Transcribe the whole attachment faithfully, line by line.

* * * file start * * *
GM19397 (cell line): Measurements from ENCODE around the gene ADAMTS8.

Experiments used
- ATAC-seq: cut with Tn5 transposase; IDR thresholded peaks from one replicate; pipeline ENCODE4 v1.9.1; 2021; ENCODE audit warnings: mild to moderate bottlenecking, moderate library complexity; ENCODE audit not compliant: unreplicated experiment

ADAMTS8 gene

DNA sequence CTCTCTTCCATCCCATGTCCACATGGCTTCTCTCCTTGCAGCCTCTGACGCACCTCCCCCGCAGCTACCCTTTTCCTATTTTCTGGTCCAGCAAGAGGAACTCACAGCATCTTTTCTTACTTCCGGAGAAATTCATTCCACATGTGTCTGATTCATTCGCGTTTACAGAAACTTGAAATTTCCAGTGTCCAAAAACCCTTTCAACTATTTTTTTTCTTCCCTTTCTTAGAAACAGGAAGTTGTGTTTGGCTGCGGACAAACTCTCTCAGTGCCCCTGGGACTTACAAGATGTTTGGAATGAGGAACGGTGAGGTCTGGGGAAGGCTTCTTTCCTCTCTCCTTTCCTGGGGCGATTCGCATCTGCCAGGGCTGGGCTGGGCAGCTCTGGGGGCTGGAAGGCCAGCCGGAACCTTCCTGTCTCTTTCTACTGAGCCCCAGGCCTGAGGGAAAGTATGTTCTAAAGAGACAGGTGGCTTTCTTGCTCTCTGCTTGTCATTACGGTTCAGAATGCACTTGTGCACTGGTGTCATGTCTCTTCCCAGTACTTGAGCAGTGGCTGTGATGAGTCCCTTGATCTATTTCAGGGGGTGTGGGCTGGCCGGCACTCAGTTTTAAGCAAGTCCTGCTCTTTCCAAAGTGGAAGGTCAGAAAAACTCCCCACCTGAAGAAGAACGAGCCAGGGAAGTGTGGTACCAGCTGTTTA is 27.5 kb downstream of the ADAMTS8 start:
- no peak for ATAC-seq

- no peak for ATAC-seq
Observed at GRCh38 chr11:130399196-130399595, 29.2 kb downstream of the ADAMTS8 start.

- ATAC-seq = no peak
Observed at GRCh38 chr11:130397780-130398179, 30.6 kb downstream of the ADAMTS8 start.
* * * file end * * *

GM19397 (cell line): Measurements from ENCODE around the gene ADAMTS8.

Experiments used
- ATAC-seq: cut with Tn5 transposase; IDR thresholded peaks from one replicate; pipeline ENCODE4 v1.9.1; 2021; ENCODE audit warnings: mild to moderate bottlenecking, moderate library complexity; ENCODE audit not compliant: unreplicated experiment

ADAMTS8 gene

DNA sequence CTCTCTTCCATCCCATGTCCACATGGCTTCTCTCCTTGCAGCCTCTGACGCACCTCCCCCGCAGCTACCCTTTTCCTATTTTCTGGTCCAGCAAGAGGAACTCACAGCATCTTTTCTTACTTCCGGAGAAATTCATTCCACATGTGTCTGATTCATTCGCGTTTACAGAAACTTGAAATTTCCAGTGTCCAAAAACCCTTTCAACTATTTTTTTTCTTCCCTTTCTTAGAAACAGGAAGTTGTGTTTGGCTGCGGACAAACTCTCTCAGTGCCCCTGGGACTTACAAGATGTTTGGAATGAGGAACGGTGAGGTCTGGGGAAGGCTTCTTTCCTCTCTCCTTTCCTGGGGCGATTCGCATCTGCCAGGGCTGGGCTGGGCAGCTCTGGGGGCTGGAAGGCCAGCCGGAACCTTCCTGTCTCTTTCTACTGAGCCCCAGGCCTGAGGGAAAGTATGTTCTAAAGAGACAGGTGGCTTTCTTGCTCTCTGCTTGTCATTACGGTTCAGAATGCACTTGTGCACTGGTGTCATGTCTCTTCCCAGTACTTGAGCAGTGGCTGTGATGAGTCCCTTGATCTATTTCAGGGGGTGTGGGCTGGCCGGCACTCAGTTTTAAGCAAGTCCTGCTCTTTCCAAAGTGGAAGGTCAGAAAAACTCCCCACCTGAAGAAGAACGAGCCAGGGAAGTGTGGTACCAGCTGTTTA is 27.5 kb downstream of the ADAMTS8 start:
- no peak for ATAC-seq

- no peak for ATAC-seq
Observed at GRCh38 chr11:130399196-130399595, 29.2 kb downstream of the ADAMTS8 start.

- ATAC-seq = no peak
Observed at GRCh38 chr11:130397780-130398179, 30.6 kb downstream of the ADAMTS8 start.